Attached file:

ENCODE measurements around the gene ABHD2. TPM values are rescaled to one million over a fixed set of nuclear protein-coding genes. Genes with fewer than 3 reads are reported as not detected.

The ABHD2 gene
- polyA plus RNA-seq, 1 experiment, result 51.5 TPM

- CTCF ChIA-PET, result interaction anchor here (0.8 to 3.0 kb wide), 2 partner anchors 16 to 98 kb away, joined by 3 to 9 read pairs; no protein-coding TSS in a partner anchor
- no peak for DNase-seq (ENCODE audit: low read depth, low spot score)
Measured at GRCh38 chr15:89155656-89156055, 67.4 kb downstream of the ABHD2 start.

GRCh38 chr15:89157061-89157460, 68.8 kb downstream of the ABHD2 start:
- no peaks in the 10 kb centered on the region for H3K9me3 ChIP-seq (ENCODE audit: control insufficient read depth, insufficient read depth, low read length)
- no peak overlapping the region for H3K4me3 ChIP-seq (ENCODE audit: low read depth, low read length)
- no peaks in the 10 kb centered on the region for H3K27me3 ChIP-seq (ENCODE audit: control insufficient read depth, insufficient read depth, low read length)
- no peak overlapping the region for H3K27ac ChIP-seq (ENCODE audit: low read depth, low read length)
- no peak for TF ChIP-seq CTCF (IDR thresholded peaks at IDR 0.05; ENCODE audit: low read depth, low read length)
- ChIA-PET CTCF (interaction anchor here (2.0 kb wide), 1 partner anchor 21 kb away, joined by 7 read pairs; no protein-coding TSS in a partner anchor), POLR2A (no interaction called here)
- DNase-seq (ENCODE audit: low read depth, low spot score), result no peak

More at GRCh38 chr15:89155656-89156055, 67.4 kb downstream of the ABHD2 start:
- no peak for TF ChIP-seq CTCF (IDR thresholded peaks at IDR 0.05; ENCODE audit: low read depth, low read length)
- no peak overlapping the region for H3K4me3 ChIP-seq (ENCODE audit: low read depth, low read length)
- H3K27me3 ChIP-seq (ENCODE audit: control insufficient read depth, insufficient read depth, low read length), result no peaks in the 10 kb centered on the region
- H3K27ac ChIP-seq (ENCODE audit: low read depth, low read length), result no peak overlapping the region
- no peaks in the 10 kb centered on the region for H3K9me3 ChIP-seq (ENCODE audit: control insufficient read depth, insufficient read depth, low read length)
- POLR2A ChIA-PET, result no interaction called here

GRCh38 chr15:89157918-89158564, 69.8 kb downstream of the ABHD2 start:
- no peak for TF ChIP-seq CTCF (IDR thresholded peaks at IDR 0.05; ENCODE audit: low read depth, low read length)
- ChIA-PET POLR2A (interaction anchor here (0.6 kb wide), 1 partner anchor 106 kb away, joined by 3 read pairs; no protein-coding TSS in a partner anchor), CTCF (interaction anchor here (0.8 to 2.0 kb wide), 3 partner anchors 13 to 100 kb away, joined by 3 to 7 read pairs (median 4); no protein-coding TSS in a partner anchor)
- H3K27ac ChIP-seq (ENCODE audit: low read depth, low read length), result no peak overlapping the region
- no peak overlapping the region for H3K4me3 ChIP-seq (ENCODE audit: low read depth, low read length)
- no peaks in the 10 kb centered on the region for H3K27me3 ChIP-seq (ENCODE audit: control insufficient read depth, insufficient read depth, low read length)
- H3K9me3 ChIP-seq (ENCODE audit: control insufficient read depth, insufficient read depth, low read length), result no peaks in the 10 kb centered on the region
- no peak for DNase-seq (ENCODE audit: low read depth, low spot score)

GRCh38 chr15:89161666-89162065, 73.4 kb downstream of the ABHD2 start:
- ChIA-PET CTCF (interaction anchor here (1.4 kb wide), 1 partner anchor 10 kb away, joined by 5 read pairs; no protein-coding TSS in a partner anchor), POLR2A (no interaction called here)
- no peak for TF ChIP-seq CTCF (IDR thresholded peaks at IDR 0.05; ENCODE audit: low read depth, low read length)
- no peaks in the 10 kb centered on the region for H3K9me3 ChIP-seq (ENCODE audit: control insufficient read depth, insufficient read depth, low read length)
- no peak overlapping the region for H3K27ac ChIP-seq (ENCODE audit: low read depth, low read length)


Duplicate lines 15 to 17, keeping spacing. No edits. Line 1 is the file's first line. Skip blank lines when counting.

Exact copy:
More at GRCh38 chr15:89155656-89156055, 67.4 kb downstream of the ABHD2 start:
- no peak for TF ChIP-seq CTCF (IDR thresholded peaks at IDR 0.05; ENCODE audit: low read depth, low read length)
- no peak overlapping the region for H3K4me3 ChIP-seq (ENCODE audit: low read depth, low read length)